Reflections of Ikahuak is a digital exhibit that explores the tension between sovereignty and community in Ikahuak (Sachs Harbour, Banks Island) in the early 1950s—publishing for the first time hundreds of photographs taken by my grandfather, Cst. D.C. McDougall, during his time in Ikahuak, where he built the first R.C.M.P. detachment—a pre-fabricated building—in 1953, the project interrogates, through the photographic archive and interactive digital mapping, the narratives of colonial contact that mark Ikahuak’s history. The fact that the photographs were taken by my grandfather (who passed before I was born) certainly constitutes my motivations for taking this project on. The photos have never been shown outside of our family and had not even been digitized in full until I pursued this work. My grandfather’s career was divided into two parts: his time in the arctic, and his time in southern Saskatchewan. As my research has revealed, he found his time in the arctic the most enjoyable years of his career.
While much of my work focuses on the transition from postmodernism to post-postmodernism via digitality in North American literature, some of my more recent work has explored digitality in Indigenous literatures specifically. Much of this work highlights how digital technologies and tools can be used to decolonize the ongoing structures of colonialism. With this in mind, my project addresses the complicated relationship between sovereignty and community by contextualizing the photographs with their circumstances and narratives through biography, cross-referencing, and most crucially and hopefully in the near future, through community outreach and dialogue with elders on the island. While many of the photographs depict life on the island and the individuals and families that shaped it, most of these individuals as yet are unnamed. The photos are certainly accented by the colonial structures that infiltrated island life in the early 1950s, such as the R.C.M.P.’s presence, the staking of the Union Jack, the celebration of Dominion Day, and the Residential School system.
In addition to a digital photo archive, and in keeping with the importance of naming projects that allow Indigenous peoples to pinpoint ancestors and elders who have remained nameless in archival texts, Reflections of Ikahuak includes an interactive and collaborative digital map of Ikahuak and the surrounding area, that offers a foundation for local users to build their histories through narrative, photography, identification, oral storytelling, and so forth. This invitation of multiple authors to collaborate digitally is an attempt to confront the unresolved tension between community and sovereignty and to reposition it in cyberspace to self-consciously dismantle the static nature of traditional print mapping—a deeply colonial practice—in favor of shifting and haphazard contribution. I hope that this kind of self-consciousness helps address the tense relationship between sovereignty and community in a way that positively impacts Canadian movements towards reconciliation.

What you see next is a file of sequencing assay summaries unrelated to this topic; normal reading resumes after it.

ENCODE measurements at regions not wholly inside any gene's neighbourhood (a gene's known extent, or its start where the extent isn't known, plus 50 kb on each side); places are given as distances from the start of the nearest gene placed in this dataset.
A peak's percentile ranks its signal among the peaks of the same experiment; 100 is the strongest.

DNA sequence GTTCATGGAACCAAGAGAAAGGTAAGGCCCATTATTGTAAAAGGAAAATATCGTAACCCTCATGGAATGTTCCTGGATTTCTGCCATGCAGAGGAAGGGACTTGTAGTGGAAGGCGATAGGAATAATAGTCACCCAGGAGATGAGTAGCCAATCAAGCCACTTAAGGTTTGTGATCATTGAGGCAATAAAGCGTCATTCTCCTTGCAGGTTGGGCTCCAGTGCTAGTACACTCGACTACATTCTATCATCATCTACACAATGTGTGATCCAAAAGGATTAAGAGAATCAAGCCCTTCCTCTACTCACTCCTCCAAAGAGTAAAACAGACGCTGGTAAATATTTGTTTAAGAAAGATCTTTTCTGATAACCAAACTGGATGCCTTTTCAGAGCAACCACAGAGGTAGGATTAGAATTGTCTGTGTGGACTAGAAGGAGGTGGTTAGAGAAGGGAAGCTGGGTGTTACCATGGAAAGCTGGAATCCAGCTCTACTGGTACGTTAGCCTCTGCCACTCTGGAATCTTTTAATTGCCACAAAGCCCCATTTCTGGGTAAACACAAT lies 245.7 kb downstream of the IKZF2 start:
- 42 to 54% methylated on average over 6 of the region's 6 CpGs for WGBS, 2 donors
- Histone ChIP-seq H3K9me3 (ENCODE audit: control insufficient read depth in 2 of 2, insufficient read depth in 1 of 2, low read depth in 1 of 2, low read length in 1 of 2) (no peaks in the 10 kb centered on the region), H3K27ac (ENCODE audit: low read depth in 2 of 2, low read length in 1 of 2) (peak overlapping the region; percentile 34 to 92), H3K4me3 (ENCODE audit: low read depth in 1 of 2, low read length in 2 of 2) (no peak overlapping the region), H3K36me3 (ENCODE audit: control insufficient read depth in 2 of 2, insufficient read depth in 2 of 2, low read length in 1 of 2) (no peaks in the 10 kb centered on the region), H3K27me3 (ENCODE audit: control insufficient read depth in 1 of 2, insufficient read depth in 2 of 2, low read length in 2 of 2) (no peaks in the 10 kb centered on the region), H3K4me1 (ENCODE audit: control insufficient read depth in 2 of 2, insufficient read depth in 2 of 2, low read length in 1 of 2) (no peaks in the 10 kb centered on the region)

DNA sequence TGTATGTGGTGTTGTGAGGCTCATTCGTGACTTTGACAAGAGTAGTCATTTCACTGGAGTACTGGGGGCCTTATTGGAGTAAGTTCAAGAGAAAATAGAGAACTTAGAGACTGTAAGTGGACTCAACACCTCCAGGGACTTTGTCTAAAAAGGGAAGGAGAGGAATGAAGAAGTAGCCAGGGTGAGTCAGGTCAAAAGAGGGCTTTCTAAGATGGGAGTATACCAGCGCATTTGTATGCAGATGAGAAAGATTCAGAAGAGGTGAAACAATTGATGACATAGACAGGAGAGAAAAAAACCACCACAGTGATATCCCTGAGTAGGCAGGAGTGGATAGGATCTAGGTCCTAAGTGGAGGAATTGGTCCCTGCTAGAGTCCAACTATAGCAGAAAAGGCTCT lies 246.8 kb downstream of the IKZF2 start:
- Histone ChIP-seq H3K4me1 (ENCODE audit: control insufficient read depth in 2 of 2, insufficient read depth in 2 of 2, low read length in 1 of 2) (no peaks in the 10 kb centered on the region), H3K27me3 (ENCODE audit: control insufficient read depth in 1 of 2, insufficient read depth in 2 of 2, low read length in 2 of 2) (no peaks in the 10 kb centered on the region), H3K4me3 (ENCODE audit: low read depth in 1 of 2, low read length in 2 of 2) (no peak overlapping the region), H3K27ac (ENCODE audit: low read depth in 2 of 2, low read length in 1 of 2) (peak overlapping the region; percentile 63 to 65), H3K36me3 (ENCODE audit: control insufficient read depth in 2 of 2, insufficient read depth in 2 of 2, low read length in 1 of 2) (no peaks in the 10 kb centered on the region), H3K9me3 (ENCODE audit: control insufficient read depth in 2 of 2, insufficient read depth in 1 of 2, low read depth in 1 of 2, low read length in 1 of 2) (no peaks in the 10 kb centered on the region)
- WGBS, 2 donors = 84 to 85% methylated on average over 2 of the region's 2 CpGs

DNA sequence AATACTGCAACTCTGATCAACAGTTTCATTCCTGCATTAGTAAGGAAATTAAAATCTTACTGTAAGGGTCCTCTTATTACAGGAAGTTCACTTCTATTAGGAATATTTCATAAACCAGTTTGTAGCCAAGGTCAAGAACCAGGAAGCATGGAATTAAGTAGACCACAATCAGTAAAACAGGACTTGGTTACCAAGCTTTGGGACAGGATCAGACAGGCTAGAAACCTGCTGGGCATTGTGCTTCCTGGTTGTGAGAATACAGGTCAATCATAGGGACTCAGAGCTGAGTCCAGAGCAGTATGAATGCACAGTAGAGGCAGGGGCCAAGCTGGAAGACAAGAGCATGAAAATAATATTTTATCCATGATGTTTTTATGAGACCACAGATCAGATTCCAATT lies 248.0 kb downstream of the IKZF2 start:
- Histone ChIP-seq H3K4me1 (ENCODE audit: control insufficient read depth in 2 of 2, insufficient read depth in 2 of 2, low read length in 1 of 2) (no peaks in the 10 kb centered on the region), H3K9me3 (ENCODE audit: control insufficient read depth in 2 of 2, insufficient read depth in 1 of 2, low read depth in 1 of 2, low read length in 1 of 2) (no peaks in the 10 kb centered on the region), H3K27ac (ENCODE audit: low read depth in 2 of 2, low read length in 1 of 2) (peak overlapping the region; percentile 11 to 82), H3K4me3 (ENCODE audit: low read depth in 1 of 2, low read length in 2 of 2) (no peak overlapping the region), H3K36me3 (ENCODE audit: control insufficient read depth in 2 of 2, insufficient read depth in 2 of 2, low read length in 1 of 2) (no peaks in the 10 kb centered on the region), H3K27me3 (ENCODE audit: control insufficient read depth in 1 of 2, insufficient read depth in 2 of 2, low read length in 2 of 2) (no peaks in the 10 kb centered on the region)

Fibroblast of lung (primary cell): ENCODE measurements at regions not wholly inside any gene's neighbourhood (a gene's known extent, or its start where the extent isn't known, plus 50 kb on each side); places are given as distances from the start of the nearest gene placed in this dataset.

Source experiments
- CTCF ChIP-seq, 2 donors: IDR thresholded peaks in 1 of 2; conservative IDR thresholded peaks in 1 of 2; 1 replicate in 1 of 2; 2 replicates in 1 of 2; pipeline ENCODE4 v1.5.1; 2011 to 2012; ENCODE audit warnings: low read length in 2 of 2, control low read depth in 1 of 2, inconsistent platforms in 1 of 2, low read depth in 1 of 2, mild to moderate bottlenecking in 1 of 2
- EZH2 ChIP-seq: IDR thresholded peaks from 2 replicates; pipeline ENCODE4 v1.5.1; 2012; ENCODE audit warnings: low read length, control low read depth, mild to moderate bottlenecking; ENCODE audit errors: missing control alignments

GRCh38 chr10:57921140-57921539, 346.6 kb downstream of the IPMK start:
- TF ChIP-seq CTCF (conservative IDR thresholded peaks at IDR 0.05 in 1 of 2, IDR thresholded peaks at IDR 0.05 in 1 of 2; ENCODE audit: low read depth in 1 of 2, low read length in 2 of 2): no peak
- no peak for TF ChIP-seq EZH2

When I set out to work on this project, I knew that traveling to Ikahuak to reach out to community members and look through the photographs would be the most difficult aspect. This difficulty is mostly because, as a settler scholar, I must work diligently and respectfully to build relationships and trust within the community before engaging in this kind of work to avoid repeating the violent “exchanges” of the past between settlers and Indigenous peoples in Canada. While I had in touch with a few community members who were helping me to plan this visit, I was unable to make this trip in June due to the COVID-19 pandemic, which has proven to be my biggest obstacle. As so much of this project necessarily relies on that community outreach, and as such travel would have been impossible and frankly, irresponsible given the circumstances, the project remains incomplete. It might seem strange not to resort to digital communication to fulfill this aspect of the project. Still, as the repatriation of the photographs and the naming of the individuals depicted in them is so central to the project, I feel strongly that this kind of “giving back” needs to be done in-person. It is my hope that I can make this research trip in 2021.